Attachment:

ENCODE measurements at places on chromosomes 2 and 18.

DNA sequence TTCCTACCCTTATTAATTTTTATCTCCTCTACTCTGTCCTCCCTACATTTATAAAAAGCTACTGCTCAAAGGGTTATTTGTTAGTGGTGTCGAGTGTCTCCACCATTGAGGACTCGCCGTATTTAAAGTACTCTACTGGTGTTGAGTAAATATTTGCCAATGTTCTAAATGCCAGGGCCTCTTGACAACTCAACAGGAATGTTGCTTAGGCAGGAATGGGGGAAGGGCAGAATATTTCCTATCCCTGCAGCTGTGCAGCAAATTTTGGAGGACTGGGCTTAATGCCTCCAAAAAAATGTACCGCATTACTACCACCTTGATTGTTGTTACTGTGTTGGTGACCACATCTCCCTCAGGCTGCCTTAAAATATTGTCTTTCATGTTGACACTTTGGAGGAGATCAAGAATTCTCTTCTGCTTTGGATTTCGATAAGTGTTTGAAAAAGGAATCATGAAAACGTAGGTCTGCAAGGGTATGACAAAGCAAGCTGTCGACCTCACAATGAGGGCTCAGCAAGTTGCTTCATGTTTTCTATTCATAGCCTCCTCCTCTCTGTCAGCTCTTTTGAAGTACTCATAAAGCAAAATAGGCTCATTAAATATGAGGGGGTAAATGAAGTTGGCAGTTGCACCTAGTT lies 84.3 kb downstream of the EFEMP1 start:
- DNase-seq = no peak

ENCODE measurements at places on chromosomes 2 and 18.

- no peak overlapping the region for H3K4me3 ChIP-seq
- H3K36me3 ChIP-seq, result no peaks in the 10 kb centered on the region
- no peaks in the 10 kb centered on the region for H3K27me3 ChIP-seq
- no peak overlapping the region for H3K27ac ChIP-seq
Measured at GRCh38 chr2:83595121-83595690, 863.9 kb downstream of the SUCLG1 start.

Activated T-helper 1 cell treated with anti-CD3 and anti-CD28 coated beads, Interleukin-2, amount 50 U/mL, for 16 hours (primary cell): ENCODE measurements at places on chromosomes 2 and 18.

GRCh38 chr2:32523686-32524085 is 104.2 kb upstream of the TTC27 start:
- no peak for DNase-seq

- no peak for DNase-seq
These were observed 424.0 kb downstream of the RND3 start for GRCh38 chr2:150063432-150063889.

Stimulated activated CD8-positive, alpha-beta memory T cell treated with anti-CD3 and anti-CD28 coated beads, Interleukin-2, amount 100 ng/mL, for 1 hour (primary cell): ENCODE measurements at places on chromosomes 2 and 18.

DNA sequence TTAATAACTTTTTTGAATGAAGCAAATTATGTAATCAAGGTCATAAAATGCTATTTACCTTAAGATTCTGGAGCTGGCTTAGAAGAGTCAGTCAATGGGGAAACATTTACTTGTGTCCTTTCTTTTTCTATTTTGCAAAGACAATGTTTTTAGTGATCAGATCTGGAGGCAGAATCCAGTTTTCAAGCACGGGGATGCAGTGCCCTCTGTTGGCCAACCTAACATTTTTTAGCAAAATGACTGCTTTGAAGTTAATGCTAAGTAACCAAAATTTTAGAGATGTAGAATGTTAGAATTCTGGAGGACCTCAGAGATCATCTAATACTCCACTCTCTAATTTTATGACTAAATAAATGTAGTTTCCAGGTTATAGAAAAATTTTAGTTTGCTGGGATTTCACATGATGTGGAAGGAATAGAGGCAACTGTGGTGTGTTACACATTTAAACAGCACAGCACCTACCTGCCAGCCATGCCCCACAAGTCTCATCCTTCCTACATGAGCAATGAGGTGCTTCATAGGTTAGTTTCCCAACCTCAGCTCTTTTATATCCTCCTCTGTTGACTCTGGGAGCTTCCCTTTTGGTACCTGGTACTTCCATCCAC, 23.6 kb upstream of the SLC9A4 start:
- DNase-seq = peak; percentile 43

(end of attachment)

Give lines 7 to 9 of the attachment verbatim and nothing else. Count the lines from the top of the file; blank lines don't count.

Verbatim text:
- no peaks in the 10 kb centered on the region for H3K27me3 ChIP-seq
- no peak overlapping the region for H3K27ac ChIP-seq
Measured at GRCh38 chr2:83595121-83595690, 863.9 kb downstream of the SUCLG1 start.